I consider our test suite the major engineering success of our project. Four years ago the previous version of Rackspace Cloud Control Panel relied heavily on manual QE. Production pushes required in-depth manual regression which sometimes took weeks. Features were broken three days into a sprint and not discovered until two months later when a release candidate was being prepared. That latency from break to fix made deployment a huge headache; we’d have to manually port patches between different release branches. Today we run a full suite and detect these failures with a very fast turnaround. Issues that are detected result in a revert of the code, allowing us to develop and deploy the master branch daily. Rather than rely on a manually executed test matrix that different parts of the user interface behave as expected for different user types (account admin, product observer, etc), these tests automatically run every hour. Defects reported to the team must pass through the mental filter of ‘but the tests are passing’ – ruling out a large class of bug possibilities.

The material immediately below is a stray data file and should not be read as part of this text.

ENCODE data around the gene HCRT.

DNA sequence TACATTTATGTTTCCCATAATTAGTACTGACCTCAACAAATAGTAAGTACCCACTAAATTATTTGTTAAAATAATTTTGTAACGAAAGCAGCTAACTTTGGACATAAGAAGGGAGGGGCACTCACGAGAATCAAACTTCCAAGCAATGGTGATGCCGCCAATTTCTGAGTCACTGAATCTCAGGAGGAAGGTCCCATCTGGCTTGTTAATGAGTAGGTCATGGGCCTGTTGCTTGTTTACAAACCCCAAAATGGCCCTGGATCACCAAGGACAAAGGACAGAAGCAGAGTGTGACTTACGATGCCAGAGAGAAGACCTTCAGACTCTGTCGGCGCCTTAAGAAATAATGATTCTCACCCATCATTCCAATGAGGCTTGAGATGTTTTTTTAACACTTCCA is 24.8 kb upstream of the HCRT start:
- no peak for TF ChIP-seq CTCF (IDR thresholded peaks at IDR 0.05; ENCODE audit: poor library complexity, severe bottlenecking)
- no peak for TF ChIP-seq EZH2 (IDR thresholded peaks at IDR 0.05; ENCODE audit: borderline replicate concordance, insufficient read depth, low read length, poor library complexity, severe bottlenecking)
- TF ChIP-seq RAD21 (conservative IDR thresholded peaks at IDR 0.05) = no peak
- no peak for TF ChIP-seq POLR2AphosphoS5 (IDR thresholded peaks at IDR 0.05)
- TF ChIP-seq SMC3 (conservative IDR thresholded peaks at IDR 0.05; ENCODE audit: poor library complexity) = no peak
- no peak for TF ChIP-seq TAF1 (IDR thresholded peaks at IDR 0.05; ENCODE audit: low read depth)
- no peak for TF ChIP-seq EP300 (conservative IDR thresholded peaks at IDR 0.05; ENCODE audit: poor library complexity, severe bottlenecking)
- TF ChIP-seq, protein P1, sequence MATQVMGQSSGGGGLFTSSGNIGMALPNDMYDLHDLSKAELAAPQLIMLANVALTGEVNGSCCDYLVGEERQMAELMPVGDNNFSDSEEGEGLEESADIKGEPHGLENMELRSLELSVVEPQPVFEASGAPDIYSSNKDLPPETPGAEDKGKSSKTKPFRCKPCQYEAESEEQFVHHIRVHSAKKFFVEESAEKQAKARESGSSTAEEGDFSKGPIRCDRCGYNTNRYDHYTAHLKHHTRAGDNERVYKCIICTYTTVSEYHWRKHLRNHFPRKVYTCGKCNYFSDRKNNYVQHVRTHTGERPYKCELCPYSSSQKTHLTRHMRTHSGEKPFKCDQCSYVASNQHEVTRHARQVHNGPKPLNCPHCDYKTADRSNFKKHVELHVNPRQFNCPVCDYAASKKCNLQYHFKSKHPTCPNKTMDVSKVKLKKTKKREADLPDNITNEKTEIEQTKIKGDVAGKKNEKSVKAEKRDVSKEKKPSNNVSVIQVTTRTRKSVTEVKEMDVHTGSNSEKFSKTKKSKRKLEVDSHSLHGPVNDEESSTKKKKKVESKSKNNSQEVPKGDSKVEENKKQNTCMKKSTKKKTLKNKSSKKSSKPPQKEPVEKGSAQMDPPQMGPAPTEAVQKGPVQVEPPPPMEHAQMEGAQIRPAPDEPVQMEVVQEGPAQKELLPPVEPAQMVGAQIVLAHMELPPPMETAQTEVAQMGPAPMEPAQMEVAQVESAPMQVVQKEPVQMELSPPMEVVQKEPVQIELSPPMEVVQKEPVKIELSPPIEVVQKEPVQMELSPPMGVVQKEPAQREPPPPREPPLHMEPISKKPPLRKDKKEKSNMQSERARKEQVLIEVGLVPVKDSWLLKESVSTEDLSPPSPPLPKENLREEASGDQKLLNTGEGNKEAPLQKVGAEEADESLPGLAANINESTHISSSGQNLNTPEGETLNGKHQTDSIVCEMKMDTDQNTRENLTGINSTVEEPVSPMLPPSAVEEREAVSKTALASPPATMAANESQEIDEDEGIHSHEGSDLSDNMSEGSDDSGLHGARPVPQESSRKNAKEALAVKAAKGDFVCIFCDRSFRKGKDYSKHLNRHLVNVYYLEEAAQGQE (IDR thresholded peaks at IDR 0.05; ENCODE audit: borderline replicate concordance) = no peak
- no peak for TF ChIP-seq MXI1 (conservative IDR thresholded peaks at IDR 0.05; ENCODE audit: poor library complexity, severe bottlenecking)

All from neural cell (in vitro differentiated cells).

In this post I’d like to highlight the factors I believe were most important for our success and talk a bit about some specifics we’ve used to manage the complexity around the size of our test suite. As in my previous post, I’m not describing work that I myself uniquely did, but instead the work of the whole team (more than thirty individuals) over the last year.

What Have Been Our Major Success Factors?

I’ll single out two main factors that have lead to our current success.

Team Buy-In